We won’t know that until the Phillies finish their nine-game home stand against the Twins, Indians and Blue Jays. But the Phillies have looked a little looser the last couple games. It’s not why they won, but I thought it was interesting that Chase Utley, who rarely shows his sense of humor to the outside world, tried to loosen up the clubhouse. He arranged bats, fruits, batting gloves, vitamins, a can of Red Bull and a tin of chewing tobacco in a crop circle-like pattern next to his locker before last night’s game. Then in a nod to the movie Major League, a Darth Maul bobble head, a miniature bottle of rum and a shot glass full of rum sat in the locker next to his before Thursday’s game.
“I think it was like a couple years ago (in the 2008 World Series) when Charlie put the rubber ducks in everybody’s locker,” Ryan Howard said. “Just try to loosen everybody up and play. Right now it’s whatever works.”
Jamie Moyer suffered the worst start of his career tonight at Fenway Park, allowing nine hits, nine runs, one walk and one home run in one-plus inning.
Moyer had not pitched this poorly since he pitched for the Seattle Mariners and allowed 11 runs in 3 2/3 innings Aug. 9, 2000, against the Chicago White Sox.
It was the third time a Phillies starter had allowed nine or more runs in one or fewer innings since 1951. It was the first time it happened since April 20, 2006, when Ryan Madson allowed nine runs in one inning against the Washington Nationals at Citizens Bank Park. Ben Rivera allowed nine runs in one inning July 9, 1993, against the San Francisco Giants at Veterans Stadium.
Moyer allowed six doubles and one home run as the Phillies entered the third inning down nine runs.
- It’s the 20th perfect game in baseball history, which is only eight more men than have walked on the moon.
- Good to see Halladay smile.
- I’ve seen pitchers carry no-hitters into the seventh inning before and I’m like, “OK, somebody is going to get a hit here.” And somebody always does.” I only started to think Daisuke Matsuzaka would throw a no-hitter May 22 when Carlos Ruiz hit into a line drive double play in the eighth inning. Juan Castro hit a broken-bat flare into left field in the following at-bat. But there was a different feeling when Halladay carried a perfect game into the seventh. This is going to happen. Nobody is going to get on base here.
- Cool to hear Halladay give Jamie Moyer some credit for the suggestions he made in between starts.
- Guess we’ll be hearing much less about pitch counts, right?
- The Phillies have thrown one perfect game and one no-hitter since I started covering the Phillies. I’ve missed both. I started covering the Phillies for The Philadelphia Inquirer in April 2003. The first game I ever missed as a beat writer Kevin Millwood threw his no-hitter against the Giants at the Vet. I was flying to LA at the time because the Phillies opened a series the following night at Dodger Stadium. I remember getting into my rental car, finding the Dodgers game and hearing Vin Scully say, “And in Philadelphia, Kevin Millwood has a no-hitter through eight innings!” I almost drove my car off the road. And the Halladay perfect game? I typically get one road series off a month. Taking off this series made the most sense because it split up a three-city, nine-game trip. But at least I got to watch it while having an adult beverage or two over the holiday weekend.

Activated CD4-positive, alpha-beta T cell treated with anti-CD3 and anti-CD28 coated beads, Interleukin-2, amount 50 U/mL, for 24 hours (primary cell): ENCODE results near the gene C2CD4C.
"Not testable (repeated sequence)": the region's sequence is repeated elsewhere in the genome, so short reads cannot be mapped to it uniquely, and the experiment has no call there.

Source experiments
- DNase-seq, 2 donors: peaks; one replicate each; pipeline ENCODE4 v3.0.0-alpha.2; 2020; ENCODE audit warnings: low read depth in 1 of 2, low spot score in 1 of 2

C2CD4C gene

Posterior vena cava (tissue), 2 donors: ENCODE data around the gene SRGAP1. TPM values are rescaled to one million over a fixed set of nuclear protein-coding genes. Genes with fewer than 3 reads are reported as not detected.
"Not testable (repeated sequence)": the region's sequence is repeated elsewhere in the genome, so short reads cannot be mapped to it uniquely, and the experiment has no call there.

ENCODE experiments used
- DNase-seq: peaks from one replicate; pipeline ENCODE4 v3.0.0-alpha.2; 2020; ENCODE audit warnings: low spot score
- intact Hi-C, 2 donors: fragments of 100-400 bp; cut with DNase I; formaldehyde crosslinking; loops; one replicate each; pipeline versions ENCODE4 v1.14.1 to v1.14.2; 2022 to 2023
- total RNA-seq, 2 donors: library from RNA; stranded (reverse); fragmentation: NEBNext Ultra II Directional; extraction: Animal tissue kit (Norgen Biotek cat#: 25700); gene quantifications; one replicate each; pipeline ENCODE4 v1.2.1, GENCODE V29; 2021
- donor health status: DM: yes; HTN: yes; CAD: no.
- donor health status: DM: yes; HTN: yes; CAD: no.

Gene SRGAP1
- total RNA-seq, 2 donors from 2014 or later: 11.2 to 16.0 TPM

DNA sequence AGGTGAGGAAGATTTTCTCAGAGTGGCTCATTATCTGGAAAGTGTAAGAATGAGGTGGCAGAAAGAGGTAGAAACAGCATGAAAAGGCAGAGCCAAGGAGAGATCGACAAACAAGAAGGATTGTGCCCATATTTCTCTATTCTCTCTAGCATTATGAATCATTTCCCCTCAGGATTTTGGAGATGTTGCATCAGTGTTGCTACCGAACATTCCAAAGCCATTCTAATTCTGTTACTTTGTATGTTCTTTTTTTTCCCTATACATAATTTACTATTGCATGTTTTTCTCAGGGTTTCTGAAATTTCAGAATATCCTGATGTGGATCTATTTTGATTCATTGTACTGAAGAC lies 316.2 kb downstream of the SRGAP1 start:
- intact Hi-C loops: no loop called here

Jamie Moyer picked up his 262nd career win last night in a 9-5 victory over the Brewers, which is 40th all-time.
He also allowed his 500th career homer, which is second all-time.
Moyer sits at 501 after he allowed three solo homers in the second inning to the Brewers, which has him four behind Robin Roberts, who allowed 505 for the all-time record. Moyer has thrown 3,947 2/3 innings in his career, which ranks 43rd. Roberts threw 4,688 2/3, which ranks 21st.
Rounding out the top 10 in career homers allowed are Ferguson Jenkins (483), Phil Niekro (482), Don Sutton (472), Frank Tanana (448), Warren Spahn (434), Bert Blyleven (430), Steve Carlton (414) and Randy Johnson (411). That’s not bad company.
“There’s a lot of chances out there,” Moyer said. “You can’t give up 500 in 600 at-bats, can you? I’ve thrown a few innings in my career. You’re going to give up hits, home runs, walks, strikeouts, errors. I don’t really keep track of it all.”
A couple Moyer homer notes:
- Manny Ramirez has homered off of Moyer the most – 10 times.
- Moyer has surrendered home runs in 41 different ballparks (89 in Safeco – the most for any one park).
- He has allowed 292 solo home runs and seven grand slams.
- He has served up 377 homers to righties and 124 to lefties.
- Jim Edmonds, the man who touches Moyer up for the 500th, had never homered against Moyer before the milestone.